Halliburton to spin off controversial KBR contractor
Friday, January 27th 2006, 11:26 am
News On 6
DALLAS (AP) _ Halliburton Co. said Friday it plans to spin off a minority stake in its engineering and construction unit KBR, which has generated enormous controversy over how it has become the largest U.S. contractor in Iraq. Halliburton shares rose more than 5 percent.
Halliburton, whose chief executive was Vice President Dick Cheney from 1995 to 2000, has been criticized since the beginning of the war in Iraq for multibillion-dollar government contracts. Halliburton is an oilfield services company based in Houston.
The KBR unit posted $3 billion in overall revenue in the fourth quarter.
Halliburton President and CEO Dave Lesar told analysts the company will file for an initial public offering of shares in KBR with the Securities Exchange Commission.
``We believe the IPO market in general and the public market for engineering and construction companies in particular is very attractive and the public valuation of KBR will benefit Halliburton's stock price,'' Lesar said in a conference call.
Halliburton chief financial officer Cris Gaut said the plan is to spin off a minority stake in the engineering unit with the parent company holding on to the rest.
``Our plan at this point is a 20 percent IPO of KBR; however, in response to interest we have received, we may consider selling some pieces of KBR, but we would not expect such sales to change our IPO plans,'' he said.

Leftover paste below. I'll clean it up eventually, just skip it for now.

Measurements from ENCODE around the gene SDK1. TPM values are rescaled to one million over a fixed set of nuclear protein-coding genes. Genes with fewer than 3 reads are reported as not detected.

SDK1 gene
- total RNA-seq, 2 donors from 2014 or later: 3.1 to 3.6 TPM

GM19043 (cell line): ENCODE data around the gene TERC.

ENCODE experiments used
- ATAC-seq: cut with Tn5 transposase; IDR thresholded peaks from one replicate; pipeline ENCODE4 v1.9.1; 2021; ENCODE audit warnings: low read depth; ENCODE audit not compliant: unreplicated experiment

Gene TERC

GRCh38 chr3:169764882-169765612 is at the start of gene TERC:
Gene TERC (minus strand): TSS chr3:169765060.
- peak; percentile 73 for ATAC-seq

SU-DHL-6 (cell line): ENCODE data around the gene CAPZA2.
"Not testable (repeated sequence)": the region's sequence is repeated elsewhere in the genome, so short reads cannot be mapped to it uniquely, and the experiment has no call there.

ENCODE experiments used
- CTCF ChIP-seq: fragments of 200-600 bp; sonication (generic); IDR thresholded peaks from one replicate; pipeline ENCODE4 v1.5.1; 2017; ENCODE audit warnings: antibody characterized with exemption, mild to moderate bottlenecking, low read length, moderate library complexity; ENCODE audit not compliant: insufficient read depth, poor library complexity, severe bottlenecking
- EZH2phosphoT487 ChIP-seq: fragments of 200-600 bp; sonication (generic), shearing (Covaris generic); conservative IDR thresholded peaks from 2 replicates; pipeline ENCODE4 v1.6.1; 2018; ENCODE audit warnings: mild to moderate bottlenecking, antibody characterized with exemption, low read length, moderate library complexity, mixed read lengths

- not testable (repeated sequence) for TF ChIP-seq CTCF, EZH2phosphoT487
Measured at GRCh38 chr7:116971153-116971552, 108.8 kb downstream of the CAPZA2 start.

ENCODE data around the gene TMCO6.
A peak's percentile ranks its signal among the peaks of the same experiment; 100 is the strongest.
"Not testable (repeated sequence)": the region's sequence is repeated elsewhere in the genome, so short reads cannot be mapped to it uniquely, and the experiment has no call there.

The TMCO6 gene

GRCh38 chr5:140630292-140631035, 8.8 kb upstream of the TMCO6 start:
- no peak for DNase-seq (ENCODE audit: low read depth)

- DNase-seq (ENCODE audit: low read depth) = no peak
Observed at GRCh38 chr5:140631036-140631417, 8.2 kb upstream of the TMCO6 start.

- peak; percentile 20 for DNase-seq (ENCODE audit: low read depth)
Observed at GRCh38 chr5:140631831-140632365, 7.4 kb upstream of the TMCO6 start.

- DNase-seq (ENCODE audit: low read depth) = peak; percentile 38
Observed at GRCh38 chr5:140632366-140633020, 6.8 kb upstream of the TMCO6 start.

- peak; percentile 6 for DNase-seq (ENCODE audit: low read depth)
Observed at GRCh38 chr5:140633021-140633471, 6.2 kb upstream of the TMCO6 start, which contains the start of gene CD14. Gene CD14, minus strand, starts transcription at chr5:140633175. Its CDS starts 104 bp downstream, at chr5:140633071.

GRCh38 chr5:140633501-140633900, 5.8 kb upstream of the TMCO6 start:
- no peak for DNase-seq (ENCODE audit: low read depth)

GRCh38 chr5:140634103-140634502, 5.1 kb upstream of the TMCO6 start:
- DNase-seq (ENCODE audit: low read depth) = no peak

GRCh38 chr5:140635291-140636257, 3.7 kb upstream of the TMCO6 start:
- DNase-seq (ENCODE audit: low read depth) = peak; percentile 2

Halliburton shares rose $3.92, or 5.2 percent, to $79.07 in midday trading on the New York Stock Exchange.
The announcement on KBR came a day after Halliburton said it swung to a profit in its fourth quarter on robust sales and increased rig activity, and called last year the best in its 86-year history.
Net income was $1.1 billion, or $2.08 a share, compared to a net loss of $203 million, or 46 cents a share last year. Revenue rose 12 percent to $5.8 billion, largely from the performance of its energy services group, which saw sales increase 31 percent.
Revenue at KBR fell 3 percent to $3 billion, which the company said resulted from reduced military work in Iraq.
Halliburton has been taking heat since the beginning of the war in Iraq for receiving multibillion-dollar, noncompetitive government contracts.
Congressional Democrats have contended that the Bush administration has long played favorites to Halliburton because of its ties to Cheney.
The latest round of controversy surfaced this week when former Halliburton officials claimed water for a U.S. base was contaminated and that the company failed to notify troops and civilians. Halliburton denied any contamination troubles at Camp Junction City in Ramadi, Iraq.
For the year, Halliburton earned $2.4 billion, or $4.54 per share, compared to a loss of $1 billion, or $2.22 per share, from 2004 that included a loss of $1.4 billion, or $3.09 per share, related to the settlement of asbestos and silica liabilities.
Revenue for 2005 reached nearly $21 billion, a record that also beat analysts expectations of $20.4 billion.